There are a couple spots along the trail where you can stop, relax, and take in the view. 

There's one area along the trail that's particularly pretty. The pines and pepper trees overhang the trail and provide some nice shade.
During this time of year, it's not unusual to be treated to great views of Mt. Baldy covered with snow.
Thanks for stopping by!!
Linking with Skywatch Friday.
PS: Just realizing I forgot to take a picture of the water tank that this trail leads up to. Don't worry, you're not missing much. It's not very photogenic!

Thursday, February 9, 2023

East Joshua Tree

 I took my friend Roger out to East Joshua Tree for a visit recently. He had never been to this specific area, and I hadn't been for a while, so we were both looking forward to it. Put your hiking boots on and join us!

Hey Roger!
Is he waving at me??

I come across far too many of these empty desert tortoise shells, but only rarely see a live tortose. From what I hear and see, their population is in decline.
Native American bedrock mortar. I've always been told there is very little evidence of Native Americans occupying this area, but the more I hike and explore here, the more I find! Keep reading.
I discovered these old glass jugs a few years back. Good to see they are still here and intact! My theory is that they were cached water. Probably placed here by some old crusty desert rats who were planning on coming back later for an overnight stay and didn't want their pack to be too heavy. I'm guessing they never came back, and over the years, the water evaporated.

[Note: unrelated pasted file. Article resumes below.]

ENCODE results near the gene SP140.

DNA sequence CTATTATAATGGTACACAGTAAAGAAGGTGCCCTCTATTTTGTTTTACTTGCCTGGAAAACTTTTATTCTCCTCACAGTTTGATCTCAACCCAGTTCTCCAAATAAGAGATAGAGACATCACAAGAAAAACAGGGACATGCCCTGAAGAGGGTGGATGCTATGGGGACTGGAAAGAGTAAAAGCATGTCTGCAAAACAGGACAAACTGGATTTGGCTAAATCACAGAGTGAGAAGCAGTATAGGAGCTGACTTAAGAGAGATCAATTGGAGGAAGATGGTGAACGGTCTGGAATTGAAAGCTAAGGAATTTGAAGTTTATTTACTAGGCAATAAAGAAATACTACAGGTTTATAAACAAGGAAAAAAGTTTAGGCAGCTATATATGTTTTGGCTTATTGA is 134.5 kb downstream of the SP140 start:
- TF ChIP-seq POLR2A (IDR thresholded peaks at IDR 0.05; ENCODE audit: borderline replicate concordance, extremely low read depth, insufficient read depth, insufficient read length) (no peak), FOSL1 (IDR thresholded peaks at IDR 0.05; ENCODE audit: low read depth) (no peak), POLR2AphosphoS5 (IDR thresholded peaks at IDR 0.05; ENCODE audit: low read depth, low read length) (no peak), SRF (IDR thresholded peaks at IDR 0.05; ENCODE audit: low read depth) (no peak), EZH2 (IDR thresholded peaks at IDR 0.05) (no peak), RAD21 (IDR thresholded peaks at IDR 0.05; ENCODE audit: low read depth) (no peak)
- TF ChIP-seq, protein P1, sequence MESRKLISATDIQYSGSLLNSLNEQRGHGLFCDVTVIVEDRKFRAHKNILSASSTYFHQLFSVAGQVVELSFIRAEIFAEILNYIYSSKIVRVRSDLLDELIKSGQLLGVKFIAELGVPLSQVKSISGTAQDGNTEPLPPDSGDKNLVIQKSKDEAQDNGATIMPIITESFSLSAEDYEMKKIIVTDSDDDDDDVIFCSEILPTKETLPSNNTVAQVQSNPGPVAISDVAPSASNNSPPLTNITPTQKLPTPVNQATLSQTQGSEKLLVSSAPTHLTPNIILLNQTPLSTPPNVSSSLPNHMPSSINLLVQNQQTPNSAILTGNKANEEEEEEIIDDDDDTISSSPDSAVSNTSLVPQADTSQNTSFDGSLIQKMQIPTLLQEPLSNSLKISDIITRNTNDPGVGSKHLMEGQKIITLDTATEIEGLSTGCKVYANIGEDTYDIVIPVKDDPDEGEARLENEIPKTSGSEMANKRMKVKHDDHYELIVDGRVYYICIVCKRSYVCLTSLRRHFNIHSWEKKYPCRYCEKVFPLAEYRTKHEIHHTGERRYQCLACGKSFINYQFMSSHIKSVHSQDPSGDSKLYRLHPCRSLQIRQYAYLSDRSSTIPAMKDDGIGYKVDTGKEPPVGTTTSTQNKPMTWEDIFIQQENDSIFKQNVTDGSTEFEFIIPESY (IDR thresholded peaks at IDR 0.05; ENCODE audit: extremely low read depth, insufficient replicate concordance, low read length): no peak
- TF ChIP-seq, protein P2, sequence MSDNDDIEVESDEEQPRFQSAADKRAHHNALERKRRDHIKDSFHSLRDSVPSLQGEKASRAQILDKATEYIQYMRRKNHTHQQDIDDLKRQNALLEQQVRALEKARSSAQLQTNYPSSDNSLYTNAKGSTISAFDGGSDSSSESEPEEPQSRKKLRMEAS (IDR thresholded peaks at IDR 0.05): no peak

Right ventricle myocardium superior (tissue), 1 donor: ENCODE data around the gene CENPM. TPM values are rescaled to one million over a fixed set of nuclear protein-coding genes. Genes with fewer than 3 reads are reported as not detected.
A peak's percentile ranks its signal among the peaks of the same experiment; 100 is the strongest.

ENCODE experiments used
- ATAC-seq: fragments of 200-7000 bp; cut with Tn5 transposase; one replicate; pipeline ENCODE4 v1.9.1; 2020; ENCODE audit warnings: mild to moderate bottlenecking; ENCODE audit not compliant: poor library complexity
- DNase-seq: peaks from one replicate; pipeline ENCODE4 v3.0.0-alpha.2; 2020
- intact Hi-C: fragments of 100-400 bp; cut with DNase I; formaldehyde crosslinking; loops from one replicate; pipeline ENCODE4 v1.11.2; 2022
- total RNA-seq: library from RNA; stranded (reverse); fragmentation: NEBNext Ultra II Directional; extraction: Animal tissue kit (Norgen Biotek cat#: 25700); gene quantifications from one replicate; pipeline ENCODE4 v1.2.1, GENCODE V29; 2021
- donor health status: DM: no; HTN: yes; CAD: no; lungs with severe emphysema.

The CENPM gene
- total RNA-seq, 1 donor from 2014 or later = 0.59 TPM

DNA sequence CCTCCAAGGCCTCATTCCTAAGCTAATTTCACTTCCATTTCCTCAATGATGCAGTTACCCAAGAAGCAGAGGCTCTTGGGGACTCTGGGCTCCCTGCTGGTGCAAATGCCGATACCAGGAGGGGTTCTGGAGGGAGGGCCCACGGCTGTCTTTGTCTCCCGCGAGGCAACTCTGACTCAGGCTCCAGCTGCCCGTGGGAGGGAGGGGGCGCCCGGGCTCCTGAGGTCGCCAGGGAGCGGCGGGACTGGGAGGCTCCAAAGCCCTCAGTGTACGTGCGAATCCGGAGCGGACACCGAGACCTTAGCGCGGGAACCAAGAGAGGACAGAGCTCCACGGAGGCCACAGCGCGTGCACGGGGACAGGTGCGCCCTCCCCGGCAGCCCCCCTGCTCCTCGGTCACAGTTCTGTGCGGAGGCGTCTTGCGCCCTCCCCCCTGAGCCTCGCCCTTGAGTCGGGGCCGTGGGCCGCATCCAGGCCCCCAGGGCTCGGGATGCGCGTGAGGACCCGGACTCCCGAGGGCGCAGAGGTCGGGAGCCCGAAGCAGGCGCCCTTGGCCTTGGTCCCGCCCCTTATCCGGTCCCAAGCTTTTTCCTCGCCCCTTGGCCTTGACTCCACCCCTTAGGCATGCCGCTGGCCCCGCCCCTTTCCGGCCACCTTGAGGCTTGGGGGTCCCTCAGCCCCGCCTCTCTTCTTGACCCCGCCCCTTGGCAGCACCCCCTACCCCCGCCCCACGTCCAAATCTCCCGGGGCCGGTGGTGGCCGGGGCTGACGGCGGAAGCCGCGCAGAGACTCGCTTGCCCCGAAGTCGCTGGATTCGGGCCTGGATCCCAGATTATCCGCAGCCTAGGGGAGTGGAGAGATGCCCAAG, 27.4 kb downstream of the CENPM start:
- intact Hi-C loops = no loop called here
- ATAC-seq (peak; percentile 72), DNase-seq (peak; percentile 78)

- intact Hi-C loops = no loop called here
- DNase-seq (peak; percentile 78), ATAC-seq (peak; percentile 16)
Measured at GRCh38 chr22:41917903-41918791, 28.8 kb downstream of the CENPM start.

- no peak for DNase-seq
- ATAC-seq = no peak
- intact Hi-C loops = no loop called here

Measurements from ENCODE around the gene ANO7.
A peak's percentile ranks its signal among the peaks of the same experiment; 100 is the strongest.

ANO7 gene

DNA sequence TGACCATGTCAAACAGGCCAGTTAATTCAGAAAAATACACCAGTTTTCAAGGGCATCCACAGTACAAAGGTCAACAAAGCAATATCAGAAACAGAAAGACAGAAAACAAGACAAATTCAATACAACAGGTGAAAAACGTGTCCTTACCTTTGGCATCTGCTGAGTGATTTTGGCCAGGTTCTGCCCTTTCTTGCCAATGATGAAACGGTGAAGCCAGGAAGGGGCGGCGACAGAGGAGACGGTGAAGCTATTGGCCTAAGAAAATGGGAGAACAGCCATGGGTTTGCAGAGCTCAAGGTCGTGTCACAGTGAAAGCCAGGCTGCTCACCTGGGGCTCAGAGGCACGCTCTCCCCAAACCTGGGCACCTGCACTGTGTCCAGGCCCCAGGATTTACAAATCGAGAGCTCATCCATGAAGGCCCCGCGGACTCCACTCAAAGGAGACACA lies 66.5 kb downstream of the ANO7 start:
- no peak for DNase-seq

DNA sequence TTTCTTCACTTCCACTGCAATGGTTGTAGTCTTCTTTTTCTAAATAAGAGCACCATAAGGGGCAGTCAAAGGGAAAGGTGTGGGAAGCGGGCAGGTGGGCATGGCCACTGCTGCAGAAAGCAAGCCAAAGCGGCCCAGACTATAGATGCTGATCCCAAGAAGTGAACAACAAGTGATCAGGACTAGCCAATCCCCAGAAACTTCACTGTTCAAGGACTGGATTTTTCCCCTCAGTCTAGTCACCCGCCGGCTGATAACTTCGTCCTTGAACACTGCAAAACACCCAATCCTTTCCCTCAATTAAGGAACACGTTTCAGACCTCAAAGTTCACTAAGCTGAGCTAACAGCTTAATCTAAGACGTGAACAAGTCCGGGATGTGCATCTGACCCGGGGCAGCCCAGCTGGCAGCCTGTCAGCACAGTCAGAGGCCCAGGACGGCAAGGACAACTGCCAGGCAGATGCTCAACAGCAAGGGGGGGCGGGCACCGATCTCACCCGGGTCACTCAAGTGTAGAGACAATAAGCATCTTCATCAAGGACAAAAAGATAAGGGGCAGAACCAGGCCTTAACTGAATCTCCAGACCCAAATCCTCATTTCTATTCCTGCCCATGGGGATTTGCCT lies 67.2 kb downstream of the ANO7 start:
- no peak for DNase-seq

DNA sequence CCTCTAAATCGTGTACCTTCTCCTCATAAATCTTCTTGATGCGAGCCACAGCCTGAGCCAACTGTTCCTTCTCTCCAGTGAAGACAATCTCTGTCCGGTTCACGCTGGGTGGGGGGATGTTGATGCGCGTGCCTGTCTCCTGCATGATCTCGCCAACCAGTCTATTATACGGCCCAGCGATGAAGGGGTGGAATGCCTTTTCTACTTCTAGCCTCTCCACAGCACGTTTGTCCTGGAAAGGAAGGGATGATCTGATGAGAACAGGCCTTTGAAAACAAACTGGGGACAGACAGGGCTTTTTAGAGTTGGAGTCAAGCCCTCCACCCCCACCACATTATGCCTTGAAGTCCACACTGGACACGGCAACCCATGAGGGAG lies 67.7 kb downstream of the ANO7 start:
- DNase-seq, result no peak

An old fire ring and wood supply are in the general area of the water bottles. Both the fire ring and wood look like they have been here a very long time!
Roger underneath the old man with the big nose!
Desert belladona flower, rolled up and waiting to bloom another day.
Artsy version.
A large and unusual petroglyph made by a series of dots. I've always thought that if you connected the dots it would make the shape of a sword or dagger (sword facing up). Harder to see are circular petroglyphs on either side of the sword (above the guard). The top of the sword is about 6' high, so it's a large petroglyph, and one of the very few that I actually think I know what information they were trying to convey!
The rock formations in this section of Joshua Tree National Park never cease to amaze. The photo above looks to me like dinosaur teeth or some ancient jawbone.
Way high up on the rocks... see the raptor nest?
Carrot nose.
A very large rake motif pictograph (dStretch enhanced for clarity).
Hat-shaped pictograph (dStretch enhanced for clarity).
I can't resist stopping by this rock formation when I'm in the neighborhood!
View from inside the rock formation. Hi Roger!
Roger, in the eye of The Beast!

We had a nearly full moon keeping us company on our hike back to the car.

Thanks for stopping by, and I hope you enjoyed this hike out in east Joshua Tree!
Linking with Skywatch Friday.